Feeling the Burn

There really wasn’t that much doubt about this. Bernie Sanders’ 2020 run sure looked good at the beginning and was catching some serious fire early on. Many people actually dared to believe that this time, he could actually win. But just before “Super Tuesday” it became crystal clear that the establishment Dems were having none of that heat since they – and we – knew that, if Bernie won the nomination, and thus quite plausibly the election, the first burn casualties would be their hold on the Party. This was definitely not going to be allowed, so one by one the remaining challengers were corralled into dropping out of the race and shifting their support to the cognitively compromised Joe Biden. A man who a week ago mistook his sister for his wife, whose regular incoherence was well-documented, and of whom Elizabeth Warren said was “a big risk” because “[n]ominating a man who says we do not need any fundamental change in this country will not meet this moment.” She was right. Reading this morning’s news (about Super Tuesday 2) it is apparent that, as Bernie undergoes a slow fizzle through the remaining primaries, that this movement to gather the wagons around Biden will get him the nomination, sustaining the Clintonite, neo-liberal hold on the Democratic Party for a little bit longer, and most likely guaranteeing Trump’s second term. There was another movement, though, very different but certain to grow. Sanders captured more than just the imagination of many voters, he kindled their yearning for something better, something more than what the Dems or the Republicans offered.

He fought hard for Medicare for All, a no-brainer for anyone who has journeyed outside the US and now that the corona virus is wreaking havoc on the markets and on economies worldwide, is an issue Sanders should be pouncing on even more strenuously. Sick time? Paid time off? Isolation and keeping away from public places? If workers can’t stay home, the virus will spread and cause even more havoc. But Bernie hasn’t risen to that occasion yet, and the writing is now on the wall. Still, there was marijuana, ending student debt, promoting a Green New Deal and other policies which are relatively tame, social democratic ideas elsewhere, but which fired up millions in the US. It was the logical fulfillment of FDR’s New deal and that was enough to spark a lot of hope. But it hasn’t been enough to win, apparently. And that’s a loss for you all over there.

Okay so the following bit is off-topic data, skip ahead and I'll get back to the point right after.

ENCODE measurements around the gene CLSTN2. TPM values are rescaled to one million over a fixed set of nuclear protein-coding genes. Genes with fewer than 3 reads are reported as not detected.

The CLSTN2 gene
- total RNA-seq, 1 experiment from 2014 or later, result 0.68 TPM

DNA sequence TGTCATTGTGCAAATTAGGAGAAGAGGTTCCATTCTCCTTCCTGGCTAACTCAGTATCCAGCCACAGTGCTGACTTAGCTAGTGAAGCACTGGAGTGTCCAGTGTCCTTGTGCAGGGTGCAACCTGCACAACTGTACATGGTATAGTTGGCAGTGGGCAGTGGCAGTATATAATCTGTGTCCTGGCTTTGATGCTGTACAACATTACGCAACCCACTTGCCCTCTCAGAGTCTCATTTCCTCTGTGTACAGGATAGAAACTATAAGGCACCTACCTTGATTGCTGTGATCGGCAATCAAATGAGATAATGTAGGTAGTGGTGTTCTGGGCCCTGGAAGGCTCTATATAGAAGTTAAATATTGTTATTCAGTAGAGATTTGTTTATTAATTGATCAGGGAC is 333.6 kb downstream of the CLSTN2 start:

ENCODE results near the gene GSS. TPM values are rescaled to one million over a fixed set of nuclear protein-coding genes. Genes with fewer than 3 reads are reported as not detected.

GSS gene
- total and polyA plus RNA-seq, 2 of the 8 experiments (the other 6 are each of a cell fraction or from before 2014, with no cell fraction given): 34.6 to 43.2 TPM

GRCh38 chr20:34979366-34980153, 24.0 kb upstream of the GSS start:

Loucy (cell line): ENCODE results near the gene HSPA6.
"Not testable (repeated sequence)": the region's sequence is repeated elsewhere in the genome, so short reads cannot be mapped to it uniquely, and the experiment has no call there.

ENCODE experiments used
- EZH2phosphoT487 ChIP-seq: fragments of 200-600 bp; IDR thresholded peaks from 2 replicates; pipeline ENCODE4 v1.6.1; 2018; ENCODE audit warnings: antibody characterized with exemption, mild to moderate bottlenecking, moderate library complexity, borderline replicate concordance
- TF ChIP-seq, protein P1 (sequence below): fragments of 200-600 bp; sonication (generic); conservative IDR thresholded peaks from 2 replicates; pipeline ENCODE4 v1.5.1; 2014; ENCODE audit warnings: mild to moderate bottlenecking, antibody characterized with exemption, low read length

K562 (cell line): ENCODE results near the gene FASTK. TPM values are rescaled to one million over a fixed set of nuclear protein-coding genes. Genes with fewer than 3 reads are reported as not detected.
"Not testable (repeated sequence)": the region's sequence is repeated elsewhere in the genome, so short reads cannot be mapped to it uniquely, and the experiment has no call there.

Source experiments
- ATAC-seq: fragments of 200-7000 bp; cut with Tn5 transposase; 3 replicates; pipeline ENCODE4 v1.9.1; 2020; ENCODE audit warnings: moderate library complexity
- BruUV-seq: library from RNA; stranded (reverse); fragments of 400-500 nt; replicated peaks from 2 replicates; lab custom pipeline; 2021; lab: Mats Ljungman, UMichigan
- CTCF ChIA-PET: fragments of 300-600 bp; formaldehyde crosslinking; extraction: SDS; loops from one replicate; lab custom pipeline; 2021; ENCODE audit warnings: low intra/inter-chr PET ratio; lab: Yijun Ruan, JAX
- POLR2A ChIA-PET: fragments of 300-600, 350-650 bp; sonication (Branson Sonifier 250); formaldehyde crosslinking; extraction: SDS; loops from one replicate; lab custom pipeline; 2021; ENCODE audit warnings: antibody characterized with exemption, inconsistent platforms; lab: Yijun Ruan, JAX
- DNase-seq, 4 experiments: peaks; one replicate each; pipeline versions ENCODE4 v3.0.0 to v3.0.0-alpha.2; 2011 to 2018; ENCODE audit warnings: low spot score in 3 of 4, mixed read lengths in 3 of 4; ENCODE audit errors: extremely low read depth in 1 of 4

The Democratic primary season is not over and, while I am no believer in political miracles (and skeptical of most others) something could conceivably happen to render this commentary moot. But I’m not betting on that nor should you. What IS worth betting on is the gradual death of politics as usual and the ever-increasing rate of cynicism which will ensure the collapse of the Dems as a so-called force for change. That really hasn’t been the case for more than 40 years but even so, things will get worse for them. In the end, the last bonfire set by Sanders’ tenacious embers, will consist of the neo-liberal wing of the capitalist “two-party” system. What comes after that, few can predict. My bet, though, is on a rising phoenix of reanimated youth and activists whose Bernie burns will have healed but who will push a hell of a lot harder for more action on the climate, on student debt peonage, and on a more socially just society. That action can win if it mobilizes on the streets instead of inside a dying political party. And if it does, a lot more than old politics will likely be set on fire.



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José M. Tirado is a Puertorican poet, Buddhist priest and political writer living in Hafnarfjorður, Iceland, known for its elves, “hidden people” and lava fields. His articles and poetry have been featured in CounterPunch, Cyrano´s Journal, The Galway Review, Dissident Voice, La Respuesta, Op-Ed News, among others. He can be reached at tirado.jm@gmail.com.    

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